Aaron Lara
Developer Relations Lead at Genuitec. I like my software like I like my coffee: hot and delicious (ok, I suck at this...). Ah! I'm a gamer, so if you want to play something in steam just let me know :D
Posted on Jun 3rd 2016

I love my job as a programmer, but like most jobs, it can have a downside. Sometimes I really dread having to tell someone what I do for a living. The story I am about to tell you is 100% true.

bob-policeWhen driving home one night, I was stopped by a police officer. It was just a “routine inspection.” I don’t know how it is in other countries, but here in Mexico they always ask questions like “Where are you going?” “Are you drinking alcohol?” (Seriously? Like I’m going to say “Of course I am, take me to jail or take my money… or both!” ) “Is this car yours?” and (in my experience) the most difficult question a muggle can ask a programmer, “What do you do for a living?”

So, of course, that’s just the question I got. I had to put my analytical skills to the test with this one: I had to guess the education level of the policeman (high school at most), his age (fifty something), and how much money I had in my pocket (maybe 100 pesos). Then I came up with two different options and played out the two scenarios in my head.

Option A: Tell the truth

Me:  I’m a programmer.
Officer:   (Stares at me with a clueless expression) What is that?
Me:  I write programs for computers.
Officer: Where do you work?
Me:   From my home, via internet.

Of course everybody already knows what the internet is, but working from home, well that’s a different thing—especially in a small city like Obregón (Sonora). That would be followed by more questions and me trying to convince him that what I do is legal and I’m not a drug lord (with a 2001 Jetta) lying about my work.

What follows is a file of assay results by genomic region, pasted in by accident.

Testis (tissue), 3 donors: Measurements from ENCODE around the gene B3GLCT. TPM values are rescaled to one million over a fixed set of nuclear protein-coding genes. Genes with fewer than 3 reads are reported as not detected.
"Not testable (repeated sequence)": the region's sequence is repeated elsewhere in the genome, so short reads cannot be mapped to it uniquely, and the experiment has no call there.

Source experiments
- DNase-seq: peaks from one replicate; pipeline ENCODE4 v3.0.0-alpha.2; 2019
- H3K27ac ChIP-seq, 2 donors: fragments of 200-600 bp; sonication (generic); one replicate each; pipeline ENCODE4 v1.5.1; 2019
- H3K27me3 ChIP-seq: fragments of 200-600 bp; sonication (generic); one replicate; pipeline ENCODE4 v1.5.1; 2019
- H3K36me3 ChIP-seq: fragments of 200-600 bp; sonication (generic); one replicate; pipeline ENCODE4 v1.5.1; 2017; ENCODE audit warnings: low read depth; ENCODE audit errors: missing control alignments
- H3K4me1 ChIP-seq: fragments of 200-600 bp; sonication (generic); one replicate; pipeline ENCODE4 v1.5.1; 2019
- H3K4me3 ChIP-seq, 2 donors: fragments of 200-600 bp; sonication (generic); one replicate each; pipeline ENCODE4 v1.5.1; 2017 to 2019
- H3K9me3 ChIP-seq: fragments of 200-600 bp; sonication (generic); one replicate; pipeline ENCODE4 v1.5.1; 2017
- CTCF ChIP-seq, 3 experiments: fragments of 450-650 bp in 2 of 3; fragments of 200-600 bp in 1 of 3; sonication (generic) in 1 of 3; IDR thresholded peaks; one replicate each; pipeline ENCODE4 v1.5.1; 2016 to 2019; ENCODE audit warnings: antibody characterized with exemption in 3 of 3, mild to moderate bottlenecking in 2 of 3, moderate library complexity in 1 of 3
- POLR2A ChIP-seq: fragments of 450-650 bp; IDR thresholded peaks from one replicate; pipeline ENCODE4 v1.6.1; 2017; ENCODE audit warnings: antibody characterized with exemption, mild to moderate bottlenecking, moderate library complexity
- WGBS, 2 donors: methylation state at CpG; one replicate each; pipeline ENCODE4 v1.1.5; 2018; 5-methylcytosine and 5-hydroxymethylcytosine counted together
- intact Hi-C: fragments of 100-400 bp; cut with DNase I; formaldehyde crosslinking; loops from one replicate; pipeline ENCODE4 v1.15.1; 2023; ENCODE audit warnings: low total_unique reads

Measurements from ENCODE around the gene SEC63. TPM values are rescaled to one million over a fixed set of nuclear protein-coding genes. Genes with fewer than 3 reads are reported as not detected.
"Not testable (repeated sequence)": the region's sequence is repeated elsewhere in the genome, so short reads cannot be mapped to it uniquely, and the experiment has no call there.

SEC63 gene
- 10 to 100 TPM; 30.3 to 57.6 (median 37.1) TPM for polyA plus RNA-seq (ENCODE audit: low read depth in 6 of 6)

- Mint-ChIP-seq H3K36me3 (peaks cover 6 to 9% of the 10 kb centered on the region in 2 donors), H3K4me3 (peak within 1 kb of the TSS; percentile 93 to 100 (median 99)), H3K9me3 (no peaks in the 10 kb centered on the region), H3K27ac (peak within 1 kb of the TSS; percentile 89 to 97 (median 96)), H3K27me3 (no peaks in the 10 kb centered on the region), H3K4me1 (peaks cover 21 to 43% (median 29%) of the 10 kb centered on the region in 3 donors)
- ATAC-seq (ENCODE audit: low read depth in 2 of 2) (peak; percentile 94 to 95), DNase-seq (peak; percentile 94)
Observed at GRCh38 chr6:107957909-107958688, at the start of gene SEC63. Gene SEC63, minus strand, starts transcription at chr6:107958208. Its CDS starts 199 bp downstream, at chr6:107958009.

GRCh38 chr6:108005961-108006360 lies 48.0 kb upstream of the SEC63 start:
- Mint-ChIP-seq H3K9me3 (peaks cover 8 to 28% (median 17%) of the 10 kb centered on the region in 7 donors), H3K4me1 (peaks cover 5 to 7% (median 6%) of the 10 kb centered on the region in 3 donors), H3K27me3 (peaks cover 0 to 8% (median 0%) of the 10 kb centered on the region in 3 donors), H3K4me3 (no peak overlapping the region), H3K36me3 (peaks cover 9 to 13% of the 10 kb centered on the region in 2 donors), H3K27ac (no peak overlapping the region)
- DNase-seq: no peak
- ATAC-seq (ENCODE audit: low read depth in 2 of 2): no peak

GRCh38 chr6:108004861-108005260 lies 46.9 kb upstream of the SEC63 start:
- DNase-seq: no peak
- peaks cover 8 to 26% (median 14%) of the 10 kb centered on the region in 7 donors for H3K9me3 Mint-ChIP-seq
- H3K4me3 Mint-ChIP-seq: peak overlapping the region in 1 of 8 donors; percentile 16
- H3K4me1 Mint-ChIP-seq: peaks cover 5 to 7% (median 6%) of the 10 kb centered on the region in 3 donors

Estimated time: 20 minutes talking and having him checking my papers and car.

Option B: Say my career name

Me: I’m a computer engineer

That’s not entirely a lie, since that’s more or less what I studied and the name of the career I studied is commonly heard here (the real name in Spanish is “Ingeniero en Sistemas Computacionales”). The police officer would be familiar with that title, more or less know what it entails (computer things), and would let me go because I do not represent any trouble to mankind.

Estimated time: One minute or two, just checking my driver’s license and asking the standard questions.

My Answer

I didn’t personally like option B because that’s just what I studied and it doesn’t feel like an accurate description of my job function—I’m a proud programmer! Even though, I decided that was the best option if I wanted to arrive home any time soon. So that’s the option I went with; but it didn’t quite play out the way I had envisioned! Here’s what happened:

Officer:  What do you do for a living?
Me:  I’m a computer engineer.
Officer: (Looks me over…glasses, kinda’ nerdy looking, 24 years old) You know, my computer won’t start anymore. Do you know what it can be? Can you check it out? …

What’s Your Take?

Yep, true story. Has something similar happened to you? What do you hate the most about being a programmer? Share your stories at @thecoderlife.

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